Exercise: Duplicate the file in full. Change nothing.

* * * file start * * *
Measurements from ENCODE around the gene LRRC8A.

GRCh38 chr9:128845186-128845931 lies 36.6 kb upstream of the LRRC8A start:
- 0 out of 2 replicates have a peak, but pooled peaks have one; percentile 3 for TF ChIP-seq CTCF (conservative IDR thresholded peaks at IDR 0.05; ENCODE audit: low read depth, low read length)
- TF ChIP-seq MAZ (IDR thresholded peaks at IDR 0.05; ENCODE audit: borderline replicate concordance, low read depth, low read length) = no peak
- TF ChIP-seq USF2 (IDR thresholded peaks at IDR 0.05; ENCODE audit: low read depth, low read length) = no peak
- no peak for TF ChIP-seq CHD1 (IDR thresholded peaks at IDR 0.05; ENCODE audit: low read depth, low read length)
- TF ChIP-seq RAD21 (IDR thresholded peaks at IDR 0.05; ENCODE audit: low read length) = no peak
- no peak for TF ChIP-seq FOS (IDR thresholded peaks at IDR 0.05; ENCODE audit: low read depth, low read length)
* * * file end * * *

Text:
Measurements from ENCODE around the gene LRRC8A.

GRCh38 chr9:128845186-128845931 lies 36.6 kb upstream of the LRRC8A start:
- 0 out of 2 replicates have a peak, but pooled peaks have one; percentile 3 for TF ChIP-seq CTCF (conservative IDR thresholded peaks at IDR 0.05; ENCODE audit: low read depth, low read length)
- TF ChIP-seq MAZ (IDR thresholded peaks at IDR 0.05; ENCODE audit: borderline replicate concordance, low read depth, low read length) = no peak
- TF ChIP-seq USF2 (IDR thresholded peaks at IDR 0.05; ENCODE audit: low read depth, low read length) = no peak
- no peak for TF ChIP-seq CHD1 (IDR thresholded peaks at IDR 0.05; ENCODE audit: low read depth, low read length)
- TF ChIP-seq RAD21 (IDR thresholded peaks at IDR 0.05; ENCODE audit: low read length) = no peak
- no peak for TF ChIP-seq FOS (IDR thresholded peaks at IDR 0.05; ENCODE audit: low read depth, low read length)